by James A. Bacon
The Richmond metropolitan economy has been an also-ran since the 2007-2008 recession, so it came as some surprise to see that Zillow, the online real estate marketplace, listed our burg as the expected 4th hottest housing market in 2016.
The bizarre thing about the ranking is that forecast home value appreciation of 2.2% was half that of the other Top 10 metropolitan regions (Denver, Seattle and Dallas-Fort Worth led the way, with anticipated appreciation of 5% of more). But Zillow included unemployment rate and income growth in its metrics of “hotness,” and by those measures Richmond scored pretty well. Anticipated income growth of 1.2% was the highest of the Top 10 metros by a small margin, and unemployment of 4.4% was in the middle range.
Of greater interest was Zillow’s dive into real estate sub-markets. (I couldn’t find these numbers online, so I quote them from the Richmond Times-Dispatch story.) Despite horrendously bad schools and a lingering crime problem, real estate values are booming in the city. Predicted performance for selected neighborhoods:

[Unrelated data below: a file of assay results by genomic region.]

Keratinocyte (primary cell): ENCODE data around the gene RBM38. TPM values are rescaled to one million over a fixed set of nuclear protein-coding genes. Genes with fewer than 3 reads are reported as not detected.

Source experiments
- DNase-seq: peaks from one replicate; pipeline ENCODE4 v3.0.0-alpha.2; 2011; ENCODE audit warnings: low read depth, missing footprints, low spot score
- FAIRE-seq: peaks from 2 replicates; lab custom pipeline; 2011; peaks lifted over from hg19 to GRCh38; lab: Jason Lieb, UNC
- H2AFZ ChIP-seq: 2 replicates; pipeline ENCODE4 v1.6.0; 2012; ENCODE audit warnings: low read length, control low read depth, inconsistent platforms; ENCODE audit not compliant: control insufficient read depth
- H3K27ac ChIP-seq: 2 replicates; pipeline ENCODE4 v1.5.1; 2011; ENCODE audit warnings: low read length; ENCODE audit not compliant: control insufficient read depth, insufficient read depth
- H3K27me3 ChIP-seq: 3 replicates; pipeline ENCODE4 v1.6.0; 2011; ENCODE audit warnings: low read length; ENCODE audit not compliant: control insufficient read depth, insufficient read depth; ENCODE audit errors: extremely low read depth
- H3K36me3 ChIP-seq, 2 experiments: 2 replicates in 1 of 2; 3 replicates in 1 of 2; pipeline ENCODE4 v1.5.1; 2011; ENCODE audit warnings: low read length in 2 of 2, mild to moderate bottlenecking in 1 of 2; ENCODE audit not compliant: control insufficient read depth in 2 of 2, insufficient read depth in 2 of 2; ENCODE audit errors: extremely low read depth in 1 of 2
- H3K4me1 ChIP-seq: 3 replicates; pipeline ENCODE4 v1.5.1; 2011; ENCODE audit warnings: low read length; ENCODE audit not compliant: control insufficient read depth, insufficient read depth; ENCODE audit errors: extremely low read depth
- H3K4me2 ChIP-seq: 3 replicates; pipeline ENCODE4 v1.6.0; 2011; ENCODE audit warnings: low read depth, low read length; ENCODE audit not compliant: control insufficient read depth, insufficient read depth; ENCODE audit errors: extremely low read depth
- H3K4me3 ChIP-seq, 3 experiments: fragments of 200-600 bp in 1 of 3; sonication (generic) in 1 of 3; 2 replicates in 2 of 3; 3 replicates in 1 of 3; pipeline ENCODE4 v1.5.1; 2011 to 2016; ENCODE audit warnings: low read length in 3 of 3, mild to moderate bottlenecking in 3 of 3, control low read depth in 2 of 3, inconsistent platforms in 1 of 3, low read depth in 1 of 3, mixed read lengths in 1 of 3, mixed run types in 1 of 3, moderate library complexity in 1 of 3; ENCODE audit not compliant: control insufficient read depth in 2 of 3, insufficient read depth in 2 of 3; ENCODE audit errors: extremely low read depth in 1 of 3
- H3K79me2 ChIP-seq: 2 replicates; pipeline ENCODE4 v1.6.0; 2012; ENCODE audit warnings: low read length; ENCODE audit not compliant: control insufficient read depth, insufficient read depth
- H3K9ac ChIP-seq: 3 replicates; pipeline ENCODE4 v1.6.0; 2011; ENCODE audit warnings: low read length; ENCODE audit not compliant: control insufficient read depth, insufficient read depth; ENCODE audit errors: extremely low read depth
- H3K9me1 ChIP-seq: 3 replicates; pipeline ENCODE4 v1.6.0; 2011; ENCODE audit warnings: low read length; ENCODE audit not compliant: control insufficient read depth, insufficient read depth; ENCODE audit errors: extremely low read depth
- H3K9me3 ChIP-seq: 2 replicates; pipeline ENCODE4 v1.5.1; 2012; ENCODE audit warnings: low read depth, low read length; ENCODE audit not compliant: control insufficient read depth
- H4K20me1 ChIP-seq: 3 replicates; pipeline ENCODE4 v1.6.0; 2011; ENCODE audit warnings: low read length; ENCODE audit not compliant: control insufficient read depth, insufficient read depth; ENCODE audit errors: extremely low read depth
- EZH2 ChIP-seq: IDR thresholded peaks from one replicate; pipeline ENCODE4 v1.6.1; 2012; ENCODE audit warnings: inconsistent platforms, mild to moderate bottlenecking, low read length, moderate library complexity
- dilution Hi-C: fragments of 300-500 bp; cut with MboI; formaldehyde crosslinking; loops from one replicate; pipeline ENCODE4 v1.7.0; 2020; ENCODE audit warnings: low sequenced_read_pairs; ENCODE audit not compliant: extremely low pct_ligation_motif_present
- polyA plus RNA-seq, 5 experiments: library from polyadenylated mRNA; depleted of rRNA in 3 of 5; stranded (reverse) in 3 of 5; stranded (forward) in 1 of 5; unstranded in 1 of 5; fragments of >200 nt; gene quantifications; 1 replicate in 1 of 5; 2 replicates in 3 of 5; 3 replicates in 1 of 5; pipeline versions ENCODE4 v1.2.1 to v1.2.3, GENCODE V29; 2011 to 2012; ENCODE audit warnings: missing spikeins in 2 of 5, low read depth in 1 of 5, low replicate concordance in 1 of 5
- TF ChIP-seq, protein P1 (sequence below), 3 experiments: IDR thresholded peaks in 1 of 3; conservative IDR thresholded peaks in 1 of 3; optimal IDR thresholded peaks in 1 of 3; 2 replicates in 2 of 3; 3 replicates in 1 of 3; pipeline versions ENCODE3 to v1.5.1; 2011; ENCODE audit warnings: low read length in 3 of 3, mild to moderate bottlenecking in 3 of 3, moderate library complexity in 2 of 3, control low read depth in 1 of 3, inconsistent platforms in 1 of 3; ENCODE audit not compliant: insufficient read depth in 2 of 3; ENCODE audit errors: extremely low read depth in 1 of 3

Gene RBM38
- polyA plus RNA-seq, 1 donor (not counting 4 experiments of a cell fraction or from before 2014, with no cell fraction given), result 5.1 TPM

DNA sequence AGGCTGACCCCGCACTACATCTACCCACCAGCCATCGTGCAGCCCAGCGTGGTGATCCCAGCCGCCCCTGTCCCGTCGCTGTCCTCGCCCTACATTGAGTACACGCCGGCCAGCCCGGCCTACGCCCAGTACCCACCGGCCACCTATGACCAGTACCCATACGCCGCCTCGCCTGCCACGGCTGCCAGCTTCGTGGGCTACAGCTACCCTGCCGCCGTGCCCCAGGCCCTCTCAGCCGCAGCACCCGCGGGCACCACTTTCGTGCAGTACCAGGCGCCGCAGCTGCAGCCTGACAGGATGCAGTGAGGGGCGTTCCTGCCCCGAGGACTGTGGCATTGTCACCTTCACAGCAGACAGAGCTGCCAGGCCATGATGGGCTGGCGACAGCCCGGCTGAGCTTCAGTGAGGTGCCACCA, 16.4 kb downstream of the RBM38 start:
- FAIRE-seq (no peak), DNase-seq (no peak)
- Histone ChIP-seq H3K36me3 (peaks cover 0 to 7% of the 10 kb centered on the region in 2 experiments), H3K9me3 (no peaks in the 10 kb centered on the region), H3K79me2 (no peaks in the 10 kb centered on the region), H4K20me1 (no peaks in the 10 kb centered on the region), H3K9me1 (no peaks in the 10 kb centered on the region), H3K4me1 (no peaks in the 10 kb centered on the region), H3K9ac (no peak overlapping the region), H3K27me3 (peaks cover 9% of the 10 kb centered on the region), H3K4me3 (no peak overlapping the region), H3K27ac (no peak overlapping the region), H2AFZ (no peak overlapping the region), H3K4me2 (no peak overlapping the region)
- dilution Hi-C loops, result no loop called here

Church Hill — + 6.7%
Carytown — +5.3%
Fan — +4.8%
Barton Heights — + 4.7%
Forest Hill Terrace — + 4.6%
If neighborhoods in Richmond’s urban core are hot, values in outlying neighborhoods likely are growing slower than the 2.2% average rate. Thus, despite record low gasoline prices (the lowest in decades, on an inflation-adjusted basis) that reduce the cost of commuting, people still want to live in walkable communities in the metropolitan center.
The Great Inversion — the shift in preferences for walkable communities in urban cores — continues apace.
Update: Speaking of the Great Inversion, how about this news — GE is relocating from the leafy Fairfield, Conn., suburbs to downtown Boston. Quoth the Wall Street Journal: The move to Boston’s waterfront is “a bet that the talent it needs is better recruited and groomed in a city than an office park.”
It didn’t hurt that Boston offered $145 million in incentives, including $25 million break in city taxes and $120 million in state infrastructure spending such as roads and parking. But New York, which recruited GE heavily, reportedly offered even more. The incentives influenced which downtown urban setting GE selected, not whether to stay in the ‘burbs or not.There are currently no comments highlighted.